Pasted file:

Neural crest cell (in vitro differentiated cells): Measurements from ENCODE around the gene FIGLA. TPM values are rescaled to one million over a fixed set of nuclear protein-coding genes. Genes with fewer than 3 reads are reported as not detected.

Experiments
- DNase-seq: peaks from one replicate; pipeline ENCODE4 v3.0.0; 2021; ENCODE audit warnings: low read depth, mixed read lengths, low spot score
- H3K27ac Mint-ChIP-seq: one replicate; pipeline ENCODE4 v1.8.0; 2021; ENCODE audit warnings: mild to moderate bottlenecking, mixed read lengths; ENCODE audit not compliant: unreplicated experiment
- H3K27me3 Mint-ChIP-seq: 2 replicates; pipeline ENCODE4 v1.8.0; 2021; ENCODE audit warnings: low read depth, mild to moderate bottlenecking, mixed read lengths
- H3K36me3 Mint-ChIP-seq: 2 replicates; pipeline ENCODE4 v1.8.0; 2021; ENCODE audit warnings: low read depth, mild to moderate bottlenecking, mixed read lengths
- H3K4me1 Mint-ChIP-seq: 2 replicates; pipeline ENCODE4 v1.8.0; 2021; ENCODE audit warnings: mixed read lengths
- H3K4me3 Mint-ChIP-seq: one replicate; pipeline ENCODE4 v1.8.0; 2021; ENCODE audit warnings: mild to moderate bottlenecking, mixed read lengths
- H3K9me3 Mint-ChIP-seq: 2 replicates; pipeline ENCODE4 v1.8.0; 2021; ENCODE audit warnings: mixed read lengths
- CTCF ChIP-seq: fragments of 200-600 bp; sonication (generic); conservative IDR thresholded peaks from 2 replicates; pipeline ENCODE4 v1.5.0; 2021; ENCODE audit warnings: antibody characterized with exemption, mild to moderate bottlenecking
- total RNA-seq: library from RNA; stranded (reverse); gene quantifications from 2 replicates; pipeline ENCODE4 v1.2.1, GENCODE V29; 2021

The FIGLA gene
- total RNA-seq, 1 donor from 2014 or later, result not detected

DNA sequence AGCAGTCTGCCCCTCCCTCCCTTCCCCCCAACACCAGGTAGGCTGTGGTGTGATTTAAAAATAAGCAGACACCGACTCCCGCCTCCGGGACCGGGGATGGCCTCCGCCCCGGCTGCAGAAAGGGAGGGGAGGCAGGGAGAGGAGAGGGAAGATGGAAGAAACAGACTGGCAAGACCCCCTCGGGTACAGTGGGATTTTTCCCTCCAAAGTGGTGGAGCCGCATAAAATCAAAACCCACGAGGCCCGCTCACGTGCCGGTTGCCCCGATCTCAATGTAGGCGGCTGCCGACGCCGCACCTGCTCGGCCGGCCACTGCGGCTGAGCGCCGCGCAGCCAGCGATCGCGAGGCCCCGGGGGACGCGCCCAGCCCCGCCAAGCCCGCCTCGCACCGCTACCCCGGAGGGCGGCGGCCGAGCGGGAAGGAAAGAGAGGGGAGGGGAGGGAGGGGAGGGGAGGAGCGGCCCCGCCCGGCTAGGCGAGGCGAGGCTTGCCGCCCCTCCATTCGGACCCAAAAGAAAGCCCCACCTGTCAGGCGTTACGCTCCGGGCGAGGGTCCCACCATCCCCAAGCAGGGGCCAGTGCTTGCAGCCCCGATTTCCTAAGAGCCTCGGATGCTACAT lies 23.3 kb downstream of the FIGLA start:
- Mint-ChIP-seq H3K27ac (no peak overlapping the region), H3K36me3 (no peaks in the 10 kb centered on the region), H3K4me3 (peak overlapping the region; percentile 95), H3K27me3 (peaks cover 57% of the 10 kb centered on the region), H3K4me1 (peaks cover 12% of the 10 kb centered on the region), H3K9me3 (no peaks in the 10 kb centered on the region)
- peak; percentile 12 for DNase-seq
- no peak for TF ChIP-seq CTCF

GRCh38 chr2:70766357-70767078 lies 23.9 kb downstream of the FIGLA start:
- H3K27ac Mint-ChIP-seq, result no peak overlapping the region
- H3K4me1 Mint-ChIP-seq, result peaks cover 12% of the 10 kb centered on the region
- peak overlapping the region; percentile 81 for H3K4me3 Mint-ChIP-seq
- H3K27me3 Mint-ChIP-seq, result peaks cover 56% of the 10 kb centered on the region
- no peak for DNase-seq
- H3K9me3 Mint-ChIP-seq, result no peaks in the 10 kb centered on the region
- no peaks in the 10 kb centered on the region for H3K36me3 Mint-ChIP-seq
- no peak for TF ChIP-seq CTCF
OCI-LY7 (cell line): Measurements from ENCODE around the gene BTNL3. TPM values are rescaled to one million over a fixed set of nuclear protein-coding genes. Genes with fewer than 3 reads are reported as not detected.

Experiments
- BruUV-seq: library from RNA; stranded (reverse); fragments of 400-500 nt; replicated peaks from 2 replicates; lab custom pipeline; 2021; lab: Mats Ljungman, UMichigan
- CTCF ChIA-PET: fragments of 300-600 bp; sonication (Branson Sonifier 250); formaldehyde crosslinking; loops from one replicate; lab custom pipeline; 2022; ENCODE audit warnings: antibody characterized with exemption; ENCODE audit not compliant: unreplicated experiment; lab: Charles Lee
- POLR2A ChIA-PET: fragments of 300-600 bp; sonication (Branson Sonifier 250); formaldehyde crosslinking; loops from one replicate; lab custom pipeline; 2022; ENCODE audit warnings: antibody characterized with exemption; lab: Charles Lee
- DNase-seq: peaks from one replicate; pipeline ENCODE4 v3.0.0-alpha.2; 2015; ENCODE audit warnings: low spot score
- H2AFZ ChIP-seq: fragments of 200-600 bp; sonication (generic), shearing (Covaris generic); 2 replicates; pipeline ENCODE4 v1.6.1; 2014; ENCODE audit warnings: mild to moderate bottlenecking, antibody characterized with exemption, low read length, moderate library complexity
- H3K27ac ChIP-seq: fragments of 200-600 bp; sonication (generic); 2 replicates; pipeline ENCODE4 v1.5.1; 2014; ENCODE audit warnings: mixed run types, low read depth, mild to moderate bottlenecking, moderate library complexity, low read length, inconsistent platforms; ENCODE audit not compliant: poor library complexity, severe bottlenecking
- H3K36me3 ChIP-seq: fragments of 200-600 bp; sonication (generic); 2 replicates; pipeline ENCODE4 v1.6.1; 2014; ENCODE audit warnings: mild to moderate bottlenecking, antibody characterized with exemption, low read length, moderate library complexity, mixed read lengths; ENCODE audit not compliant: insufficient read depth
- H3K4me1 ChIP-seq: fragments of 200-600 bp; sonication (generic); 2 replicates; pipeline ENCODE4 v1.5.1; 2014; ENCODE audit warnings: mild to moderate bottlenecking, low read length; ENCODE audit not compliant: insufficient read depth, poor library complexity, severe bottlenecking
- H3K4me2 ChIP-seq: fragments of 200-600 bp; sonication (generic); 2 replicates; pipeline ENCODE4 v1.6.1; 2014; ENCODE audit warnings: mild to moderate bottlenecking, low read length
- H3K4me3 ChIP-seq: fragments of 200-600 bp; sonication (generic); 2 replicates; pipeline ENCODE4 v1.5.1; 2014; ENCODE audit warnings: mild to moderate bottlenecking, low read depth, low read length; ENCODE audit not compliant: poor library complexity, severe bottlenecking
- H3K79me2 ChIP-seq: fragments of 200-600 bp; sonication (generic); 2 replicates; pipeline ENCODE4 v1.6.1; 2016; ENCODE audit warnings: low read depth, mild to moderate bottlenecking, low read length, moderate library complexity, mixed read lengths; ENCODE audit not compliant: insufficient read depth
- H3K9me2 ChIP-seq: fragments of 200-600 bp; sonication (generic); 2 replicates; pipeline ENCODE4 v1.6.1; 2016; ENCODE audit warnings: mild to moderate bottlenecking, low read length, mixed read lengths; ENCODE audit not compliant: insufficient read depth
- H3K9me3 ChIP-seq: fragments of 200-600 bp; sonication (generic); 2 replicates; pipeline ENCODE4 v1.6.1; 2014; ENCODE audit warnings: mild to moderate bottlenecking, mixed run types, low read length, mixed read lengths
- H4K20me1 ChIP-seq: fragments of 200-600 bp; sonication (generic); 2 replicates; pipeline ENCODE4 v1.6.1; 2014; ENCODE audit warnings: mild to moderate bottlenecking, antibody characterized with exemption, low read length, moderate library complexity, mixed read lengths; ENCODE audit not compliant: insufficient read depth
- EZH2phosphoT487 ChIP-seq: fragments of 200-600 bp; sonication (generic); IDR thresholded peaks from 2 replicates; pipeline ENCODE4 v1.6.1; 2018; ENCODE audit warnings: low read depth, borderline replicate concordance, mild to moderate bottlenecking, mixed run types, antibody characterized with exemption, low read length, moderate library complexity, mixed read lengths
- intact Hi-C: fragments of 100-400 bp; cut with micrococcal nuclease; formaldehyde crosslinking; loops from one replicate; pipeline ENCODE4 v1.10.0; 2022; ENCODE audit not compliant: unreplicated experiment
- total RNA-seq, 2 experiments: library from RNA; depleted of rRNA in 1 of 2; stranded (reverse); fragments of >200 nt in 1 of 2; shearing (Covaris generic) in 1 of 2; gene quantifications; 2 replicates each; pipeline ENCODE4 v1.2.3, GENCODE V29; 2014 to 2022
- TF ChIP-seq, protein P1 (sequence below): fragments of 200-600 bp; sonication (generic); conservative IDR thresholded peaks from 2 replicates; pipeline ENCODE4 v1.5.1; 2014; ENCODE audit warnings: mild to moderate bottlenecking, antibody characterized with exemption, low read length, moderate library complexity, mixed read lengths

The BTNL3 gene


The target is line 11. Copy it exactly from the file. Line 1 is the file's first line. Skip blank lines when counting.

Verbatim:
- total RNA-seq: library from RNA; stranded (reverse); gene quantifications from 2 replicates; pipeline ENCODE4 v1.2.1, GENCODE V29; 2021